Hate graffiti and vandalism were discovered in the East Jerusalem neighborhood of Issawiya and the West Bank village of Luban a-Sharqiya on Tuesday morning, after an apparent “price tag” attack overnight, police said.
Messages including “Expel or kill” and “Enough with administrative orders” were scrawled on walls in the villages, and car tires were deflated.
A spokesman for the Israel Police said that an investigation had been opened, and that officers and IDF soldiers had begun to search for the perpetrators.
Administrative orders, when used to prevent settler violence, can include detention, bans from entering the entire West Bank, and bans on contacting certain individuals, as well as nightly curfews.
Many so-called “hilltop youth” settlers have railed at the employment of administrative orders against activists suspected of committing attacks against Palestinians in the West Bank and non-Jews in Israel.
Administrative detention is also widely used against Palestinians, and has been criticized by many rights groups as it allows Israel to hold detainees for long periods of time without trial, access to a lawyer or even knowing what they are accused of.
“Price tag” refers to violence and other hate crimes carried out by Jewish ultra-nationalists ostensibly in retaliation for Palestinian violence or government policies perceived as hostile to the settler movement.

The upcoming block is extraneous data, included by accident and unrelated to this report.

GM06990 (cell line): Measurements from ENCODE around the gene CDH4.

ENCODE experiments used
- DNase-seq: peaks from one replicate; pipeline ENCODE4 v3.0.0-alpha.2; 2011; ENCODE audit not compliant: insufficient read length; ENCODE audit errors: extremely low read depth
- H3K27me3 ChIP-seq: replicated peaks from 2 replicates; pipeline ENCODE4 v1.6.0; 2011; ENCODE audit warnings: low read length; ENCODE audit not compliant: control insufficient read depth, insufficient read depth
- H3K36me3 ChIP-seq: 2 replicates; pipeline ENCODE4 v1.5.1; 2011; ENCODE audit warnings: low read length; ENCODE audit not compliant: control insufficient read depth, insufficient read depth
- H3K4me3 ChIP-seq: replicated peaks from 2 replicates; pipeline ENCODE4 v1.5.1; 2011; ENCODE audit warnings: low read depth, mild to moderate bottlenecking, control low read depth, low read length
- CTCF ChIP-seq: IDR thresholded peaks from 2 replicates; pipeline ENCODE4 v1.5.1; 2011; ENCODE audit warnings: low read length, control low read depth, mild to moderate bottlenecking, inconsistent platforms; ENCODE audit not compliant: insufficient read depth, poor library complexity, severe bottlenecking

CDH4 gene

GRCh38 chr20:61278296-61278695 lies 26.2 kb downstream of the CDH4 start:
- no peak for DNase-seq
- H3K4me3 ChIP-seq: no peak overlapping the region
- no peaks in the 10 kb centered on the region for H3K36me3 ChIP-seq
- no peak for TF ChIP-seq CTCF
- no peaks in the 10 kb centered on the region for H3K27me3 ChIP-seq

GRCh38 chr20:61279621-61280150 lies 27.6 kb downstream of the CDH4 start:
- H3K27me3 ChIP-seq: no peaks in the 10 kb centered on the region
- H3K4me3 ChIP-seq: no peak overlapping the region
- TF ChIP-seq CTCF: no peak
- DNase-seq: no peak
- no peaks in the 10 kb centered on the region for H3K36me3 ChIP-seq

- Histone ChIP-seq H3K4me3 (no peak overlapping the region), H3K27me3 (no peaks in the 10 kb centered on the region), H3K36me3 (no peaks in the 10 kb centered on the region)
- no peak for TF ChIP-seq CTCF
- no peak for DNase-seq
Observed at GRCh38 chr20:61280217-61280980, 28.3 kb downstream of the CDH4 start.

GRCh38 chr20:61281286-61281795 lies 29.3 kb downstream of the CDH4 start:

Mosques, churches, dovish Israeli groups and even Israeli military bases have been targeted by such vandals in recent years.
Most recently, in early April, several cars were vandalized and spray-painted with slogans in the village of Fara’ata near the West Bank city of Nablus.
The acts have been condemned by Israeli leaders across the political spectrum.
Israeli human rights NGO Yesh Din condemned Monday night’s incident.
“The acts of vandalism in Palestinian villages, such as that which occurred overnight and others in recent days, are intended to harm and intimidate Palestinians in their homes, as well as to defy the law enforcement authorities,” it said in a statement. “They must be dealt with severely before the criminals escalate and harm human life.”
Jacob Magid contributed to this report.